MozillaZine's ChromeZone Now Open!
Monday May 24th, 1999
Steve Morrison, creator of the XULTool, has joined MozillaZine (as some of you may already know). He has been hard at work getting the XULTool working on our site, and we're pleased to announce that the ChromeZone is now online.
Now, with a simple form, you can change the look and feel of Mozilla, and create your own themes! You can also choose from some ready-made themes we have available. You can also send your own themes to ChromeZone for addition to our site.
So, fire up apprunner and head over to the chromeZone.
We got a lot of great entries for our little "name our new chrome area" contest, but in our final vote, "ChromeZone" came out on top. A number of people submitted the name "ChromeZone" or a variation for our contest. Clayton Scott was the first, however, and his prize is a stuffed Mozilla doll from Netscape. I know we didn't promise any prizes for the contest, but we wanted to give something to the winner.
Thanks to everyone for you contributions, and if you have any suggestions for the chromeZone, let us know.
#116 Re:MozillaZine's ChromeZone Now Open!
by David Hyatt <email@example.com>
Wednesday May 26th, 1999 3:08 PM
You are replying to this message
Those of you who are complaining about XUL's speed and using the current builds as an example could use a basic lesson in the realities of software development.
XUL is an unoptimized content model being built on top of an unoptimized layout engine. There are many obvious known performance problems that will be addressed, but right now the focus is on features and not on performance and polish. It is too early in XUL's development cycle to be worrying about full-blown optimizations or making the UI look just right.
Gecko has now reached the point where they are focusing on optimizations and performance, namely incremental reflow, and you're going to see a lot of XUL speed increases as they fine-tune the layout engine.
Eventually XUL will get far enough along that we won't be overloaded designing features, and then we'll be able to work on optimizing the RDF-based content model that XUL is using. Some of this work is already taking place (we're able to at least grab for the low-hanging fruit as we continue to work on features).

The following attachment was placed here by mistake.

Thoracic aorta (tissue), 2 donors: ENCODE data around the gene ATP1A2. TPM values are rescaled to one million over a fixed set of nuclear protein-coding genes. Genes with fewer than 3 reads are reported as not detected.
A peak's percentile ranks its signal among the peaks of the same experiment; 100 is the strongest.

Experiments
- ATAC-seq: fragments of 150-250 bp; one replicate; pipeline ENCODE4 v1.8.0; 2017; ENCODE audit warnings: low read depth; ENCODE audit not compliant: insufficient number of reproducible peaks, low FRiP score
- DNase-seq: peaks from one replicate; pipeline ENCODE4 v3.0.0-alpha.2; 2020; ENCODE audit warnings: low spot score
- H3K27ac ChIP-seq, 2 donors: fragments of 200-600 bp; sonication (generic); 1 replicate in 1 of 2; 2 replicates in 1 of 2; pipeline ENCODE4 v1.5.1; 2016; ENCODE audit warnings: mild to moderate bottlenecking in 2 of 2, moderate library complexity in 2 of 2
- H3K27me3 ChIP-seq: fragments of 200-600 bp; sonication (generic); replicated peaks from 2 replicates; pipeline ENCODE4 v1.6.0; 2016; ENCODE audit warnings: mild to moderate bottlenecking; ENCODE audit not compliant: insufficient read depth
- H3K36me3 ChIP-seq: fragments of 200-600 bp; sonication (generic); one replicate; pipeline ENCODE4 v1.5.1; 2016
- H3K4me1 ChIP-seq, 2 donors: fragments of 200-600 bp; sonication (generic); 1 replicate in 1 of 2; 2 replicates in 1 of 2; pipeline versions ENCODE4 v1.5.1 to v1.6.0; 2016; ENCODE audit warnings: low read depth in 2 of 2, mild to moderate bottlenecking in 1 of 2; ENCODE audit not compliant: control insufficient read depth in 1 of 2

If you need specific examples of obvious performance optimizations that will happen before we ship, I can give them to you now.
(1) The front end frames (the visual objects that correspond to nodes in the content model) aren't hashed, and so any time the content model changes and the frame tree needs to be updated, Gecko does a depth-first search of the frame tree looking for the frame that corresponds to the content node.
A hash table in this function (GetPrimaryFrameFor) will bring a big speed increase.
(2) Gecko's incremental reflow has no notion of batching, so an individual reflow command is generated for every individual change to the content model. This results in many more repaints/reflows than are necessary.
(3) Incremental reflow currently causes a repaint of the entire window.
The UI is perceived as sluggish because too many repaints are currently happening. At one point early on, we cheated and hacked in something to prevent the repaint of the whole window, and the UI became fast and responsive.
This will be fixed.
(4) The RDF/XUL content model is notifying the front end way too many times when it builds nodes (causing the front end to do a lot more thrashing than necessary). We're sending out notifications even before we've added the nodes into the content tree.
(5) The tree widget has been accused of being ugly and slow. Of course it is. Nobody is worrying about making it pretty yet. That can come later. As for it being slow, there are also many obvious huge improvements that can be made to the tree's speed. Right now, the priority is on making the tree widget WORK. Then, once its basic functionality is in place, we can worry about honing its speed. This is true of many of the other widgets in XUL as well.
I could keep going for pages and pages. Just remember that you're looking at a pre-alpha product, one that has not been optimized at all, and you should not be making the assumption that "an XML-based UI" is slow simply based on what you're seeing in a pre-alpha milestone build.
The visual look you're seeing in apprunner also isn't the final or real UI design for the Netscape product. It's just a toy that enables us to see what we're doing as we develop. There are plenty of talented UI designers that can take XUL and make beautiful and elegant UIs, and rest assured that they will. We don't have the time or luxury to be worrying about that right now in apprunner though.
Feature work first. Polish later. It will come together. You just have to have a little faith.